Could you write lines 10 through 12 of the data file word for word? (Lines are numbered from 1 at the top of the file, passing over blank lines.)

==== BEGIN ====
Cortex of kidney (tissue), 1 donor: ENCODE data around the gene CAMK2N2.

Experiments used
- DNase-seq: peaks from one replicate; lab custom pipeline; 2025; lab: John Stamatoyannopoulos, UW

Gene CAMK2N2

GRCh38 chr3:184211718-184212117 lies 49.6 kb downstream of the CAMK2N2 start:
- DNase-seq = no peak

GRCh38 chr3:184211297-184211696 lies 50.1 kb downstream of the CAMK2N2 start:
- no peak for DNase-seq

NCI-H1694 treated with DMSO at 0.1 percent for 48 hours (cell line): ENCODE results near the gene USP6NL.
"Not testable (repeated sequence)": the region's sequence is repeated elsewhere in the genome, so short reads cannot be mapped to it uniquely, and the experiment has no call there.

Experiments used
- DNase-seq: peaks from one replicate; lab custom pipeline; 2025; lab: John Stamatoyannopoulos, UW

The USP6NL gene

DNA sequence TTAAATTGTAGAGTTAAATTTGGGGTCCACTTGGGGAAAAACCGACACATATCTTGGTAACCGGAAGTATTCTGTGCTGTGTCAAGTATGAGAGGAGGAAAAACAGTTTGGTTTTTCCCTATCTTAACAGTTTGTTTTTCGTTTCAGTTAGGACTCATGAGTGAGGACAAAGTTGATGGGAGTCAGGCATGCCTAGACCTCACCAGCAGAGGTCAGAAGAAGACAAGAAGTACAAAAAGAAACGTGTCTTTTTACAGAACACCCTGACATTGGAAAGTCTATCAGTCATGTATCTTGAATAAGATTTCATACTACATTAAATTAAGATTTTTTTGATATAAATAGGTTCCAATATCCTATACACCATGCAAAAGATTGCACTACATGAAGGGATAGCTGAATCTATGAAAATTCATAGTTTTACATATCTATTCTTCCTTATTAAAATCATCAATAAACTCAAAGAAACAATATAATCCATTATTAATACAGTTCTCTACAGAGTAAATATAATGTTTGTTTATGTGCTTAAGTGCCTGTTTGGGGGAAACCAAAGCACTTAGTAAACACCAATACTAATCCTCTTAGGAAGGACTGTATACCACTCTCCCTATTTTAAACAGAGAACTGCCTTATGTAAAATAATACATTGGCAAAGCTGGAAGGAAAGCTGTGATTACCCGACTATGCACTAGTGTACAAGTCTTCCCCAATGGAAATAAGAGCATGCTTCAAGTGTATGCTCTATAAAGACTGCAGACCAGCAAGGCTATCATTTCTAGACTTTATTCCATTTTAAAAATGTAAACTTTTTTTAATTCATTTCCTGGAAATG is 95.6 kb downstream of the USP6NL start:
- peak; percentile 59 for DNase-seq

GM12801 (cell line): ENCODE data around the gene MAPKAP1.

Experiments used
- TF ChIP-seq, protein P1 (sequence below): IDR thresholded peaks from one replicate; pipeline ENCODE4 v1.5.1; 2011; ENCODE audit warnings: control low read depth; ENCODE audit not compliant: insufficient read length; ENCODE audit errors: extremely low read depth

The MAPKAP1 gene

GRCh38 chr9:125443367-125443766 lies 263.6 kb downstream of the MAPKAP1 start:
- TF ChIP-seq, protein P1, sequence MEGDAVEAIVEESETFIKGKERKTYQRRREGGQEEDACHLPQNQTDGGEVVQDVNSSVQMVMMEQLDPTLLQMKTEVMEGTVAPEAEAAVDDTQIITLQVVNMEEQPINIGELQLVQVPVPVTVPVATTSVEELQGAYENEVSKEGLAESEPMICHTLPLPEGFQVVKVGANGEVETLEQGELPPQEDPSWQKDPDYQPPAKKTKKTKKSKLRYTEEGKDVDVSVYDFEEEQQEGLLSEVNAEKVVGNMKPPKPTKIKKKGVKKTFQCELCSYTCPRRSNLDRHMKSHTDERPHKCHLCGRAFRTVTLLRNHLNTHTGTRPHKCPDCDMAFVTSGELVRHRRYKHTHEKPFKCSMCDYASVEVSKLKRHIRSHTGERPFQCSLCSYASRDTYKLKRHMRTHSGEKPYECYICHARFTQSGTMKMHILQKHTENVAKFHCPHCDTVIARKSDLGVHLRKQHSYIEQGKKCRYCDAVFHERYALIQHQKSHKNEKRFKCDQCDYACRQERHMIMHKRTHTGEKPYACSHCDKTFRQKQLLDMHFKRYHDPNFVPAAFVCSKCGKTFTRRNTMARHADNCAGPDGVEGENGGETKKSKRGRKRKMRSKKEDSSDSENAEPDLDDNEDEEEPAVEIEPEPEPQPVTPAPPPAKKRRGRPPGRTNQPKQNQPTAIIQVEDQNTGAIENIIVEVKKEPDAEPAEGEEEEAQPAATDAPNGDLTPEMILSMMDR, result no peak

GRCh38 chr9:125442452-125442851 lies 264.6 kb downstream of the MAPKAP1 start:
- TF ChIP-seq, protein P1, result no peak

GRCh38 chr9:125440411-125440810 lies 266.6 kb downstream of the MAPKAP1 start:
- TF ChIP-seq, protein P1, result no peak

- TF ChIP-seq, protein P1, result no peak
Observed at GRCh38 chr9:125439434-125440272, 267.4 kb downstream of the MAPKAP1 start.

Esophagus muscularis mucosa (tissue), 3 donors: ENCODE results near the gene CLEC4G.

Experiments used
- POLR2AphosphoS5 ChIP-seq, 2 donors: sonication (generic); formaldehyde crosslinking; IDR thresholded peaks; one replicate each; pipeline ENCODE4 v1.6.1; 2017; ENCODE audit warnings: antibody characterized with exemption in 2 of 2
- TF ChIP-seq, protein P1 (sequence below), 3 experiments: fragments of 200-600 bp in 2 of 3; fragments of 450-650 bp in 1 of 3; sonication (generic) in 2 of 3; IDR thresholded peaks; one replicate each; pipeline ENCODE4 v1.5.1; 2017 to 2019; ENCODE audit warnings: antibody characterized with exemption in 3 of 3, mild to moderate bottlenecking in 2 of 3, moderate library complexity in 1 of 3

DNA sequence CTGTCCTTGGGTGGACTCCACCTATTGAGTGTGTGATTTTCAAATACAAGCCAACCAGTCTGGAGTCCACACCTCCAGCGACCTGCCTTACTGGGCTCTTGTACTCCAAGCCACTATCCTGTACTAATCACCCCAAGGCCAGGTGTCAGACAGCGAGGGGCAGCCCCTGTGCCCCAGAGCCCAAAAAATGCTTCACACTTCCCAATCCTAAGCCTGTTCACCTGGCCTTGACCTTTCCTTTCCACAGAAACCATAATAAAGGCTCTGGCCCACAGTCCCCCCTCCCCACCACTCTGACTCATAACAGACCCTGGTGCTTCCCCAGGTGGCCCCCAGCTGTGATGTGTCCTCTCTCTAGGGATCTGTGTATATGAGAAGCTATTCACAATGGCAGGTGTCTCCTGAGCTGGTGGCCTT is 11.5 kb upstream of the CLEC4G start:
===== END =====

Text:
"Not testable (repeated sequence)": the region's sequence is repeated elsewhere in the genome, so short reads cannot be mapped to it uniquely, and the experiment has no call there.

Experiments used
- DNase-seq: peaks from one replicate; lab custom pipeline; 2025; lab: John Stamatoyannopoulos, UW